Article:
Battambang is a small town (the provinicial capital I think, but a small town to my eyes) and the guide book waxes lyrical about is colonial architecture. But let’s face it, we’re here for one reason and one reason only – bamboo train!
We get here from Siem Reap by boat and it’s a long but pleasant journey as we keep stopping to pick up passengers and cargo from the floating villages along the way. When we arrive, it’s a tuk-tuk driver feeding frenzy, as the drivers jump on board just as we’re all trying to disembark, trying to sell their services. Our driver is called Bun (he says his surname is “Intheoven”) we have trouble understanding him, not because his English is bad, but because he sprinkles his conversation liberally with English idioms he’s picked up and likes the sound of, like “you’re my brother from another mother” and “a dingo stole my baby“.
We engage Bun to take us on a tour of Battabang’s sights the next day. First stop is of course the bamboo train. There’s a ten mile stretch of railway and the trains consists of an engine, wheels and a bamboo frame on top. It goes pretty fast, or at least it seems to because you are out in the open and so close to the ground. There’s only one track, so when you meet someone else coming the other way, one of you has to disassemble your train and remove it from the track to allow the other to pass.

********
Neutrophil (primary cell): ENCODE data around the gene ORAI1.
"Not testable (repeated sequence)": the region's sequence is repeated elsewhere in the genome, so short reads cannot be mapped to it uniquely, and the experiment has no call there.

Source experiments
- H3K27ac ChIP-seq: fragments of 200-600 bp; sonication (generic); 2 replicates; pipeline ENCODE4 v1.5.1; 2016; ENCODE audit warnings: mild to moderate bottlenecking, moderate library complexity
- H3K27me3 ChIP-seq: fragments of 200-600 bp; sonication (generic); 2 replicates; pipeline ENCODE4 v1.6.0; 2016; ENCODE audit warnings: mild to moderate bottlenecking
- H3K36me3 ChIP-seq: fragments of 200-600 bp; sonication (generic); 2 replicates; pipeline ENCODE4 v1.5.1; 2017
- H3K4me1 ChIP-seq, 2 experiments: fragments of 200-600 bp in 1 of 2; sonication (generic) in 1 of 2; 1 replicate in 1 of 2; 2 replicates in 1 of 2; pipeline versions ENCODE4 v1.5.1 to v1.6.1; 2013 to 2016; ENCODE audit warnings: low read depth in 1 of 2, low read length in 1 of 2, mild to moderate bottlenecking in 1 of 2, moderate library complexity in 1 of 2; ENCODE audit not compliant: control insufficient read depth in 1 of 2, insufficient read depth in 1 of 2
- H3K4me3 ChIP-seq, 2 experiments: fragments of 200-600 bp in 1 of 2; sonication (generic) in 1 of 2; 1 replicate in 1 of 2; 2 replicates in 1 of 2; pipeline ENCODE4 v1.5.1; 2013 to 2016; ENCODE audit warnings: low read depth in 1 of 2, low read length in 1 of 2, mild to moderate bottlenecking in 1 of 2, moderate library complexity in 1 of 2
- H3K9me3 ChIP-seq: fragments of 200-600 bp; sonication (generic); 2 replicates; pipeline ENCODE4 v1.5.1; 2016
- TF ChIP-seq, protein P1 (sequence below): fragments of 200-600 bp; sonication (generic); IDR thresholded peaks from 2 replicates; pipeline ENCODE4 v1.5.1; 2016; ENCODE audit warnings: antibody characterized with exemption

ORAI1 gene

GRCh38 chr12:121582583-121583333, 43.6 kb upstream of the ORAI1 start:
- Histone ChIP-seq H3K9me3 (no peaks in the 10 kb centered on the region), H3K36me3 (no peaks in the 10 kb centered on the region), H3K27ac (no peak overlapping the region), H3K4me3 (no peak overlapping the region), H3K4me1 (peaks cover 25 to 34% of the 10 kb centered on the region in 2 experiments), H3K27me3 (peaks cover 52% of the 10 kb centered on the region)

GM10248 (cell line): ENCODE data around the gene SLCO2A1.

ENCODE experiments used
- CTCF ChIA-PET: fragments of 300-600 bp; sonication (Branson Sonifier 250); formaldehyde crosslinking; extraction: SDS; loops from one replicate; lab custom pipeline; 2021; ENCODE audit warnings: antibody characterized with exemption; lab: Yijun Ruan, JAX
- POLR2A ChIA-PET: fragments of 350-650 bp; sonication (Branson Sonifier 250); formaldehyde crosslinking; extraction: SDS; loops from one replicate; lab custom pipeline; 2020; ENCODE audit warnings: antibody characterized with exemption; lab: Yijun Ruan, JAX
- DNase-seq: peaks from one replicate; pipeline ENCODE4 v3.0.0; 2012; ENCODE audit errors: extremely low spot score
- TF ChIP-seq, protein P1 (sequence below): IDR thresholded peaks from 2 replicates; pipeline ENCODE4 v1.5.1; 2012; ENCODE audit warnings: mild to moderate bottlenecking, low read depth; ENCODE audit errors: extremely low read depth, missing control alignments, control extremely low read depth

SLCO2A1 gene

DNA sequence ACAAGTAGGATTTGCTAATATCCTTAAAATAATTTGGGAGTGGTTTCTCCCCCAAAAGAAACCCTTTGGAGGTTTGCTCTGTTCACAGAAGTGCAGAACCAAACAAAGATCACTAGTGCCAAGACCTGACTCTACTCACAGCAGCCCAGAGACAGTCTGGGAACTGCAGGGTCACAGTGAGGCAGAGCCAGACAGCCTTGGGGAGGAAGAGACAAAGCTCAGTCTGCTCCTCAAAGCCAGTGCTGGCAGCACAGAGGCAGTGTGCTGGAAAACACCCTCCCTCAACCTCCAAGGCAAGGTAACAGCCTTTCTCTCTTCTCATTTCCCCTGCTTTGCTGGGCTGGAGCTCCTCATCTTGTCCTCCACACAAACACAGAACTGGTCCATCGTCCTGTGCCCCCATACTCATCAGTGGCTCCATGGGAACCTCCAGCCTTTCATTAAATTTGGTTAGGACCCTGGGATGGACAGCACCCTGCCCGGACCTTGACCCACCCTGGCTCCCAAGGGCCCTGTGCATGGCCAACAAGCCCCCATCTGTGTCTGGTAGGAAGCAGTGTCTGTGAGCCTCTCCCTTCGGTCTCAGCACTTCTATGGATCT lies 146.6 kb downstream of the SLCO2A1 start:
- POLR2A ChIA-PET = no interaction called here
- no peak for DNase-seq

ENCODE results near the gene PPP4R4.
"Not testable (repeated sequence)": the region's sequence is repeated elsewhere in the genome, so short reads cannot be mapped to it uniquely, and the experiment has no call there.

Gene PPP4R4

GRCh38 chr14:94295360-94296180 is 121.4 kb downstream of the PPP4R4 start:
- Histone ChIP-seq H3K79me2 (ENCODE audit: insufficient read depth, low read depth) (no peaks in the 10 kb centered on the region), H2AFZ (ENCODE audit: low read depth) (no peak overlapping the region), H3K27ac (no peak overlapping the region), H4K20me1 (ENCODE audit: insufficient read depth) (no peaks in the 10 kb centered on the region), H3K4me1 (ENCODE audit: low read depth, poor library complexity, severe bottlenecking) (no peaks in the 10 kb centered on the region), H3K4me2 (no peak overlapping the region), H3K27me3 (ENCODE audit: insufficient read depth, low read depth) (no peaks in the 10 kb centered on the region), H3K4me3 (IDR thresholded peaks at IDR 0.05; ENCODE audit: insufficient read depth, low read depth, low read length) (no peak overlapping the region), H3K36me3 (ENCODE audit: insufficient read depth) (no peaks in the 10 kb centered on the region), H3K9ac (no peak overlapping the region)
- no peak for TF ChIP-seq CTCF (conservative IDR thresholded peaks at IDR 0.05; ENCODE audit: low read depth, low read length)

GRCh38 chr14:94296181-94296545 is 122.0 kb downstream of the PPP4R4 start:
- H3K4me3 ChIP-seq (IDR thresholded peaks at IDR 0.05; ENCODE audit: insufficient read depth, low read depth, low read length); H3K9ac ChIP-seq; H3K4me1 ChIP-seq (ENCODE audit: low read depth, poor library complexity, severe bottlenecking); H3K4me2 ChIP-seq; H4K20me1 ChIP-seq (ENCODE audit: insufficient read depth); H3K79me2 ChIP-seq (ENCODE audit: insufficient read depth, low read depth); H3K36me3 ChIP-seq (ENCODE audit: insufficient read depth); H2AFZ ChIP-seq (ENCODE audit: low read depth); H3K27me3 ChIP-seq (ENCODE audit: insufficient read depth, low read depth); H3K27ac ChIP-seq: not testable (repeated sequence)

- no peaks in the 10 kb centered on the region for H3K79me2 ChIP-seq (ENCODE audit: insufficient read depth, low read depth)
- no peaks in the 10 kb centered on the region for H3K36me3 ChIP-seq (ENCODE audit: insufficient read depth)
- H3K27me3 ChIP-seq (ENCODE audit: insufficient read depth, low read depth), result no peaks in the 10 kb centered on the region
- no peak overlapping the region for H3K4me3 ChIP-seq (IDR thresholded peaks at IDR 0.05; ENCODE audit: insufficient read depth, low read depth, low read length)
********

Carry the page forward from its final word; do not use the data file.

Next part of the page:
The village at the end of the track has made the most of its position on the tourist trail and two little girls of 8 and 10 make us jewellery out of palm leaves and show us around their village’s brick factory as if it were a major tourist attraction. When one of the girls gives Colin a palm leaf ring, I joke that they are now married and she will have to come back to London. The girls giggle, but their mum remains stony-faced and says “No, she is too young.” Maybe it wasn’t the best joke to make in a country with a significant child sex tourism problem.
Also on the tour was Wat Banan, a temple up the top of a mountain (hill) which is supposedly the inspiration for Angkor Wat, but nobody really believes that apart from the locals. There is a mine clearing operation going on on the hill and lots of reminders to keep to the marked path.
Bun also stops the tuk-tuk at one point to show us a tree heaving with huge fruit bats. Bun says that they eat bats in Cambodia and that they (predictably) taste like chicken.
Having exhausted the delights of Battambang, we return to our hotel, where we have the following conversation with the proprietor.
“Hello, key for room 10 please.”
“Blass pee mee”
“Blass pee mee! Blass pee mee! You know this word?”
“In the Alien film, the woman is fighting the alien and the alien says “I am evolution” and the woman shoots it with a gun and says “Blass pee mee!!“”
“Errrr, can you write it down? …Oh blasphemy! “
“Yes, blass pee mee. What does it mean please?”
“It means saying something bad about god, or saying god does not exist. It doesn’t tend to come up a lot in conversation to be honest.”
“Ok, I see. Blass pee mee.”
“Blass fur mee.”
“Blass pee mee.”
More photos of Battambang are on Mr Beet’s flickr page.